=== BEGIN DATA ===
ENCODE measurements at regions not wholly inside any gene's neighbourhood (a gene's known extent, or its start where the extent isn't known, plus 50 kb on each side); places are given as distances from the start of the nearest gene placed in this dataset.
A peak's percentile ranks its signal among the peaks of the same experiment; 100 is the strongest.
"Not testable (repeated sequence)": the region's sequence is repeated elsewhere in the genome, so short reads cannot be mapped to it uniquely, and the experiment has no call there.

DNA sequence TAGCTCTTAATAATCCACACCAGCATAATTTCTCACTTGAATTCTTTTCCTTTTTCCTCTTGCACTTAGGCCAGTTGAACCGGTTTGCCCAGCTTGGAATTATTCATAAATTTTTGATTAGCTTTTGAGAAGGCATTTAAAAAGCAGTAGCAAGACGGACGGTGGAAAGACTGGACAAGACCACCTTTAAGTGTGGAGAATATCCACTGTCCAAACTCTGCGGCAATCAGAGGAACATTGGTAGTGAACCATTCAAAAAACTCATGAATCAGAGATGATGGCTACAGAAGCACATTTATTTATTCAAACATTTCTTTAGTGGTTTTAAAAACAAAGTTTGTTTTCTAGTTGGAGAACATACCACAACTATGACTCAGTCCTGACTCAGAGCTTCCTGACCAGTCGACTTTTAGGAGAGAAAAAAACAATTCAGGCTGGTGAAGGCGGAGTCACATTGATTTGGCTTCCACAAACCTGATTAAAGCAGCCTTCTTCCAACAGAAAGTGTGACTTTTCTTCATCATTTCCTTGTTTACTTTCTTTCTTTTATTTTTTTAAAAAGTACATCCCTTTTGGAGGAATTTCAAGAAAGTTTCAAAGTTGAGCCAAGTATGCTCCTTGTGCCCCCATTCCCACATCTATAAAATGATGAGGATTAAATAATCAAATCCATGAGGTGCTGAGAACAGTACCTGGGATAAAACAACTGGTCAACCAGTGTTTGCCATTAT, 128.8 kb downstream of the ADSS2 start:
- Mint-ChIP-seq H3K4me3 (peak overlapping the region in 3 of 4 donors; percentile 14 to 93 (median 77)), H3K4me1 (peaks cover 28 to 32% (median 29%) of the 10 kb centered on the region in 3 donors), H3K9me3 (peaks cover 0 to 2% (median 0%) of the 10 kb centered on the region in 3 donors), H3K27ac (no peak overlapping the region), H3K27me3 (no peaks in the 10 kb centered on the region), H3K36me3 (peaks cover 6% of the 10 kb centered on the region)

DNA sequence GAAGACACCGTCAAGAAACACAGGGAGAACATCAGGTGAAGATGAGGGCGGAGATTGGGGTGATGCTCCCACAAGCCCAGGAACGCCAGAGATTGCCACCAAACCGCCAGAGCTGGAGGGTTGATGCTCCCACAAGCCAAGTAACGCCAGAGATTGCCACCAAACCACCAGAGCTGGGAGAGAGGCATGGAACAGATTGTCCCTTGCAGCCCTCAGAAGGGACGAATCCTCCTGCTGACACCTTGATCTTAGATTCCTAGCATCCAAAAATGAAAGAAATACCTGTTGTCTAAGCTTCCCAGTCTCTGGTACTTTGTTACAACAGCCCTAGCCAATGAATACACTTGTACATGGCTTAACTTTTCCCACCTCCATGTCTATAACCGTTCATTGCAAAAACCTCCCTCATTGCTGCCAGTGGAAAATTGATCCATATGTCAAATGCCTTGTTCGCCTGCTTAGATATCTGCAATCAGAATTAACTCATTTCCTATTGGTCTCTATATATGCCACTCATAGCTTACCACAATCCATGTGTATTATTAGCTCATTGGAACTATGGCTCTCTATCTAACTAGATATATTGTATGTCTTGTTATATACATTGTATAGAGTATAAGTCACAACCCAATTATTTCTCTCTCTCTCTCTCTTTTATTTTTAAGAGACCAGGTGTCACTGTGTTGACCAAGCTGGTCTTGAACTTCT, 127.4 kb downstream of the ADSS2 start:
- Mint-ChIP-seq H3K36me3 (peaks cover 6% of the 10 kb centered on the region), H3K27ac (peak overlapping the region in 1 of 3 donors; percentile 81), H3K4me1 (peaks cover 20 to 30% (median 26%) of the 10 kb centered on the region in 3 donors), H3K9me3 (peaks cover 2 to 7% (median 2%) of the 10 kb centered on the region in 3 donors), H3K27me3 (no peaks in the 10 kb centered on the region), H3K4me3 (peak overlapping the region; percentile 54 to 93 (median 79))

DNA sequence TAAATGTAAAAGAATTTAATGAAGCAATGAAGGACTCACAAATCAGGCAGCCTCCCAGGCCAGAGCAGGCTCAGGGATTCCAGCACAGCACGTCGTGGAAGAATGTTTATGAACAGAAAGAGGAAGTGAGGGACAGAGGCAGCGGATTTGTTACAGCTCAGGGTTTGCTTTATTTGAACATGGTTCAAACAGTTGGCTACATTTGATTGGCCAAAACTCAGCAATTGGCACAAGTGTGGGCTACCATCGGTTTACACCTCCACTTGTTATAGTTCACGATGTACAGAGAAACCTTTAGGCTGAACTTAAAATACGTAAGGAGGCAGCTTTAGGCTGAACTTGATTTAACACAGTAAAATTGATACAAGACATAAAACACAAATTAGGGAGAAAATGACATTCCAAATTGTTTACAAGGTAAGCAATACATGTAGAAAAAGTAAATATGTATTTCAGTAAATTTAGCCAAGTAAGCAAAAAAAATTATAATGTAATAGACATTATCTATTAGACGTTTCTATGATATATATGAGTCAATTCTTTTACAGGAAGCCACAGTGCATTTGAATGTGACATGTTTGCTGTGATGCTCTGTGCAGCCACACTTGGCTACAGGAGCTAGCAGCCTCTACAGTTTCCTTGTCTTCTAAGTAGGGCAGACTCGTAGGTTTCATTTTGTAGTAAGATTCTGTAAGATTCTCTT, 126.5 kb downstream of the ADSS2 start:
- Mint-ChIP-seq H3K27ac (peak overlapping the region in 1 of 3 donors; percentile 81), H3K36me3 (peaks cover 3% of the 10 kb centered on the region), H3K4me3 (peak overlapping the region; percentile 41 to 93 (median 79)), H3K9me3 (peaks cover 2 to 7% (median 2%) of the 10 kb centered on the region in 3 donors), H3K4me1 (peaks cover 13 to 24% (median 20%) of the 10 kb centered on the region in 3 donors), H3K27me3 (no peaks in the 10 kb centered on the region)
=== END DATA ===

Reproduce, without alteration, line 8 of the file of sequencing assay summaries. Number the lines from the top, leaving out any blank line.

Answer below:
DNA sequence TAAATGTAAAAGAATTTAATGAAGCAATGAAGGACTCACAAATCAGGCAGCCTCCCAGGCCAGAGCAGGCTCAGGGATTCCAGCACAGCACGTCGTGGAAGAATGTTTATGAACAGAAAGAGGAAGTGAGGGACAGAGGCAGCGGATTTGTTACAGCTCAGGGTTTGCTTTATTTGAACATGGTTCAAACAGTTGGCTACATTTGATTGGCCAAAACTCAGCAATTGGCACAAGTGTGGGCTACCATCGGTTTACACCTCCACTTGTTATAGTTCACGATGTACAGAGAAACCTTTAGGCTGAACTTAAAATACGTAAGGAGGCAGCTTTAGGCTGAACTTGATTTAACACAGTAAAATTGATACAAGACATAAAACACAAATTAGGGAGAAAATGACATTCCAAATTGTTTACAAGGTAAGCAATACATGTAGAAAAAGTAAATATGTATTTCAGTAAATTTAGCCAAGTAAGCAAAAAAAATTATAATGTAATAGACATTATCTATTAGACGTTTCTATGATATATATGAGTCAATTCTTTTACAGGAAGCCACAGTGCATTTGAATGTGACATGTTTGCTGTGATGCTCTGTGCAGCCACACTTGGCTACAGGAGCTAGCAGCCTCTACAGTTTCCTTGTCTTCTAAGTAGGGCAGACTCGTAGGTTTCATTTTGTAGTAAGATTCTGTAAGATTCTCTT, 126.5 kb downstream of the ADSS2 start: